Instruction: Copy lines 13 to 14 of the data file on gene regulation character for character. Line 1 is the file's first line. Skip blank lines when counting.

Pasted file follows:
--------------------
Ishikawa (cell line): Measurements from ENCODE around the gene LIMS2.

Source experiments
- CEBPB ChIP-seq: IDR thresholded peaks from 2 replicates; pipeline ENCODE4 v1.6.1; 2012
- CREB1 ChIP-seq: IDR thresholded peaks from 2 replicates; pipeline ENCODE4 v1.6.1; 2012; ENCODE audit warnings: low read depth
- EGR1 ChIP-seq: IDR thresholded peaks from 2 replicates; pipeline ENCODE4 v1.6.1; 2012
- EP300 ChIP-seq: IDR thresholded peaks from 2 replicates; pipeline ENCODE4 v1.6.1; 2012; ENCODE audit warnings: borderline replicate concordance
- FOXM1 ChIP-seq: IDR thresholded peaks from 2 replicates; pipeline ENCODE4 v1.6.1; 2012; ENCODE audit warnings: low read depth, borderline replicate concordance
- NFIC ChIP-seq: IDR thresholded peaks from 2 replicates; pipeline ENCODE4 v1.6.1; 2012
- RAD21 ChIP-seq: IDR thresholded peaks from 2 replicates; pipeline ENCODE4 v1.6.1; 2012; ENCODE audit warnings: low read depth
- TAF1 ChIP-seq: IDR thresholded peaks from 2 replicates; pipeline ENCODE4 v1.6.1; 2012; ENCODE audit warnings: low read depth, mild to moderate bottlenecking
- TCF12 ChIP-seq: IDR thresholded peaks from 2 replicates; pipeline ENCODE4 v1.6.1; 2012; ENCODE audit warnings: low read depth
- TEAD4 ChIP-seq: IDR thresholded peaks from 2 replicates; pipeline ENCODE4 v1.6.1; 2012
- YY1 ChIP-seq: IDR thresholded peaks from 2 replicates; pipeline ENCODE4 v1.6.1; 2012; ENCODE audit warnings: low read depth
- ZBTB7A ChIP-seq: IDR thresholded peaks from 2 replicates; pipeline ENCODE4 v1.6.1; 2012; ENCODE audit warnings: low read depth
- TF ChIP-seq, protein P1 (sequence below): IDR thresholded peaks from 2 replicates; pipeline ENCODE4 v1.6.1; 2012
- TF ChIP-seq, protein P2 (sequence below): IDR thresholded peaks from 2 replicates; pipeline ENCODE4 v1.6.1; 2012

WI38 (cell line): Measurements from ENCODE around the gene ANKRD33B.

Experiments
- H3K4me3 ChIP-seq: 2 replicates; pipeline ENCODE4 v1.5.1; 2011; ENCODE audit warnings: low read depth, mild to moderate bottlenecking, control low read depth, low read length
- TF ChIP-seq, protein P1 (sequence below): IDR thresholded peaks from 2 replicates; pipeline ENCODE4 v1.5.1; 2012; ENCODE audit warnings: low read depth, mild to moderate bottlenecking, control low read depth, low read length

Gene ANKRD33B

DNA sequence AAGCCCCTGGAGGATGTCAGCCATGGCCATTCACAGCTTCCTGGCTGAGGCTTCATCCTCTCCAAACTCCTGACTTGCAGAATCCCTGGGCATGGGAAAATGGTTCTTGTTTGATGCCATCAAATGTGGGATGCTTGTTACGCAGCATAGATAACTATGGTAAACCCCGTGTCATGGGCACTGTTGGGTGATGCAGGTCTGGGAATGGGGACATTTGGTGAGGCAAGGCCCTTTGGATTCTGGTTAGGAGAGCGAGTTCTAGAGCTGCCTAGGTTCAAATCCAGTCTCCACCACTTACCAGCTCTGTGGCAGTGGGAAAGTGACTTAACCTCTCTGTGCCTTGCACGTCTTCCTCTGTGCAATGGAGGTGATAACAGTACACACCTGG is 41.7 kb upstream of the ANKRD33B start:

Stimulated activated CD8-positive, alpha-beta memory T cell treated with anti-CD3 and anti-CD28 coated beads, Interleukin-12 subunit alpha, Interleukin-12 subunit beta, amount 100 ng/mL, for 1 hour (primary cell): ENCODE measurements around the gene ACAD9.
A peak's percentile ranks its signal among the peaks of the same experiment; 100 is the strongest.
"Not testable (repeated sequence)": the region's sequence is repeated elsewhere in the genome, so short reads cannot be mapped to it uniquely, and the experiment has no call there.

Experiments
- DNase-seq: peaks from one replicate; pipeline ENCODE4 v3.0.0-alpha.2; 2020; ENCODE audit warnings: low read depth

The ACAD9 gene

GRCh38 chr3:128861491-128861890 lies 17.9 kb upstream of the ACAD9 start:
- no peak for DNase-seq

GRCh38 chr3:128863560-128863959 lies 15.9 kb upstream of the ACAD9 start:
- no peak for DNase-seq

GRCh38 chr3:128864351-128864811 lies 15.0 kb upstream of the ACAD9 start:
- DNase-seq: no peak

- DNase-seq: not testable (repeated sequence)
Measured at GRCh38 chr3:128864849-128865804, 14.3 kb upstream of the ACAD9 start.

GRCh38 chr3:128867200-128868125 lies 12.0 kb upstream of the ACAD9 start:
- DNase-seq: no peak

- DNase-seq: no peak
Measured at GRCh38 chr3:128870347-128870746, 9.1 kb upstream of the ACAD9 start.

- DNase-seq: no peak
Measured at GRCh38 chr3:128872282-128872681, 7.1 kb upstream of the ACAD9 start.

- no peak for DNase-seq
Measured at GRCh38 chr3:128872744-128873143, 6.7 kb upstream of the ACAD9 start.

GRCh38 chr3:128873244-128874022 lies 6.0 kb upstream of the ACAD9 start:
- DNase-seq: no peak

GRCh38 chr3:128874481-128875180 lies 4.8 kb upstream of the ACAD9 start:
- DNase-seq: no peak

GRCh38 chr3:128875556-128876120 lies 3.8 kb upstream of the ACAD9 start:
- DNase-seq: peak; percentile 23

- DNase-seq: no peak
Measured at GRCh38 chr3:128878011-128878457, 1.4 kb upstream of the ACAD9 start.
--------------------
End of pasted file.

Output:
- YY1 ChIP-seq: IDR thresholded peaks from 2 replicates; pipeline ENCODE4 v1.6.1; 2012; ENCODE audit warnings: low read depth
- ZBTB7A ChIP-seq: IDR thresholded peaks from 2 replicates; pipeline ENCODE4 v1.6.1; 2012; ENCODE audit warnings: low read depth